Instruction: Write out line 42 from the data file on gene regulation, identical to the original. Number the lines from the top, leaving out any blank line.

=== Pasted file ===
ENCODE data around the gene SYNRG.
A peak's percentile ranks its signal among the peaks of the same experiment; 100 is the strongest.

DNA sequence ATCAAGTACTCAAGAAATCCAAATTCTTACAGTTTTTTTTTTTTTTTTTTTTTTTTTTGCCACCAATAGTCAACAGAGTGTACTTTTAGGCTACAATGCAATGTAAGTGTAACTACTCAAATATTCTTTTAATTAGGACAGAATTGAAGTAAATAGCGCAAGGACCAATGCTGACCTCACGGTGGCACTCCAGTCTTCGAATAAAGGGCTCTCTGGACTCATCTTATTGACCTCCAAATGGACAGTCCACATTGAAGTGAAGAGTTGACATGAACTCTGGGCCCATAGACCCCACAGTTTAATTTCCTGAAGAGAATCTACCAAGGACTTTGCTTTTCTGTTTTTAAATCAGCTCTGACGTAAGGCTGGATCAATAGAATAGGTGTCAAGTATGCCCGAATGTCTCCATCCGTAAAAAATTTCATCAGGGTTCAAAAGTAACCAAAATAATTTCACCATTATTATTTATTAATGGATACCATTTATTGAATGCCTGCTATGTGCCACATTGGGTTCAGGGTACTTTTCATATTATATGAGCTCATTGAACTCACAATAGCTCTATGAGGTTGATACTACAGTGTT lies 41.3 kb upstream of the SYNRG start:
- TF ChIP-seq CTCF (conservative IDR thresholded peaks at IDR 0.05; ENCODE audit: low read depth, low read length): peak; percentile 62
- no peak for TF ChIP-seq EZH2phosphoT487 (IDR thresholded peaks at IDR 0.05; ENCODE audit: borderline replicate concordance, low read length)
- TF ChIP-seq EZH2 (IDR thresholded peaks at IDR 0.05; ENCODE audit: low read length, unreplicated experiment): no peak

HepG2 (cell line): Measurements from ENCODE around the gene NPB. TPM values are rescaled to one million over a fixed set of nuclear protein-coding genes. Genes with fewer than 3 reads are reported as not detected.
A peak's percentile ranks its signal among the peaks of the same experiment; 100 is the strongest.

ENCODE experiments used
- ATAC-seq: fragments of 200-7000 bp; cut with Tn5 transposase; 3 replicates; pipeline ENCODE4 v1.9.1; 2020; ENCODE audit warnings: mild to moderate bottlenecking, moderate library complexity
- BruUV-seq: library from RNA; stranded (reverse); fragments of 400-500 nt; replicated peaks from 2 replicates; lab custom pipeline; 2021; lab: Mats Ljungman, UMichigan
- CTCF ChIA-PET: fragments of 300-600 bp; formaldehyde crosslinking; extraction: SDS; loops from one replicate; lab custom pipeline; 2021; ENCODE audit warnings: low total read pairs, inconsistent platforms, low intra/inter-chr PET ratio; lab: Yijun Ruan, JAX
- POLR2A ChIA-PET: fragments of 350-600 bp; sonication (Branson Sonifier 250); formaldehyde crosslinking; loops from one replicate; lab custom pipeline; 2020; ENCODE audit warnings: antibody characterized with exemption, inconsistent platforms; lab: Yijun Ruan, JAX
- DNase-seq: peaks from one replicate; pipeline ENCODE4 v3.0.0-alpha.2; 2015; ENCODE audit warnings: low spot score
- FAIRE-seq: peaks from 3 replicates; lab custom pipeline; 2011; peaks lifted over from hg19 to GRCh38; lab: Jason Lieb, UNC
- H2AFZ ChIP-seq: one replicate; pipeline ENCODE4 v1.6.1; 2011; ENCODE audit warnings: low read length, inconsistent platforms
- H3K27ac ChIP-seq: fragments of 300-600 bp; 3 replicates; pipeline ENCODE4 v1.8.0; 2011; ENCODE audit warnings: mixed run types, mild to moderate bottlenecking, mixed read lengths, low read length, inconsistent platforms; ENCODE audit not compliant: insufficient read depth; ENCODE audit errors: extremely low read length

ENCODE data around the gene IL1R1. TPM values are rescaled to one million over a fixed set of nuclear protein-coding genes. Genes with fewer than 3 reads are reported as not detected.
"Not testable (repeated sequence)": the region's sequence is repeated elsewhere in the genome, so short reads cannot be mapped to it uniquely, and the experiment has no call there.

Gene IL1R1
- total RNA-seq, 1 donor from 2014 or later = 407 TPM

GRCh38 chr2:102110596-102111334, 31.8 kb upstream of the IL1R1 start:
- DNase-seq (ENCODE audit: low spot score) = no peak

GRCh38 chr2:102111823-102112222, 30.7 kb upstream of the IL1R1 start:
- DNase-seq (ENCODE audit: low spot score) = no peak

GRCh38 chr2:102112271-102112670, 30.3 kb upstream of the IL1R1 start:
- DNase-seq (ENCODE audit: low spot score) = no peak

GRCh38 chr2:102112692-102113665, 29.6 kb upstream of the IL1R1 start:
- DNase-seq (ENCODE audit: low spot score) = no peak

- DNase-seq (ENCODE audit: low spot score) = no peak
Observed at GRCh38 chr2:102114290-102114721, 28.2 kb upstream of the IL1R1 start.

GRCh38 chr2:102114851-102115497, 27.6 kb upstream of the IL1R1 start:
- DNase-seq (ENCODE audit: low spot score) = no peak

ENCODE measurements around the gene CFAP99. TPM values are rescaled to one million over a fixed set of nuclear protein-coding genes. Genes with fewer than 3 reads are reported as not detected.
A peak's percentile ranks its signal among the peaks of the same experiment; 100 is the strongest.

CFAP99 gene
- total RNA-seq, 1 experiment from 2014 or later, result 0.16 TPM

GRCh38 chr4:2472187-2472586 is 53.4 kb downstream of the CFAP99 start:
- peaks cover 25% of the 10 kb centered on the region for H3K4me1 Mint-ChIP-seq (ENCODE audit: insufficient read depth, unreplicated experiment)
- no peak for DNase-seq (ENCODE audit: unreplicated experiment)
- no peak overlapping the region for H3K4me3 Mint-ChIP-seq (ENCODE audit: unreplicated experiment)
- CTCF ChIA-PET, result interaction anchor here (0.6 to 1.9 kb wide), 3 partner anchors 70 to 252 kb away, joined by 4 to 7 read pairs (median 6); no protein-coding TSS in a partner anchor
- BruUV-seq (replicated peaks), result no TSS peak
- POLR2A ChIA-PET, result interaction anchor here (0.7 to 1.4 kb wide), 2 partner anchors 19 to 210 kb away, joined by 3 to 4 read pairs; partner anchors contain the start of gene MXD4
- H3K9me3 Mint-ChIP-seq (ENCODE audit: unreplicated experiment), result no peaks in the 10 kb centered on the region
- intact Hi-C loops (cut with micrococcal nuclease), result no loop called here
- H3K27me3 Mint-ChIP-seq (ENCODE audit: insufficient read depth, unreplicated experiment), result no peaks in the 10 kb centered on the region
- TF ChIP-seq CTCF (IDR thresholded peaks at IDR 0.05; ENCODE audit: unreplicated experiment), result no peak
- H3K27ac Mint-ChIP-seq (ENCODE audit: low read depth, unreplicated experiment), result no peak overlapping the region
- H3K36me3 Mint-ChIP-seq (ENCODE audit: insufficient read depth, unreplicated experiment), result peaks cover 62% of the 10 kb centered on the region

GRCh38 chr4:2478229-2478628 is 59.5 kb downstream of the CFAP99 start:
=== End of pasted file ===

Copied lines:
- CTCF ChIA-PET, result interaction anchor here (0.6 to 1.9 kb wide), 3 partner anchors 70 to 252 kb away, joined by 4 to 7 read pairs (median 6); no protein-coding TSS in a partner anchor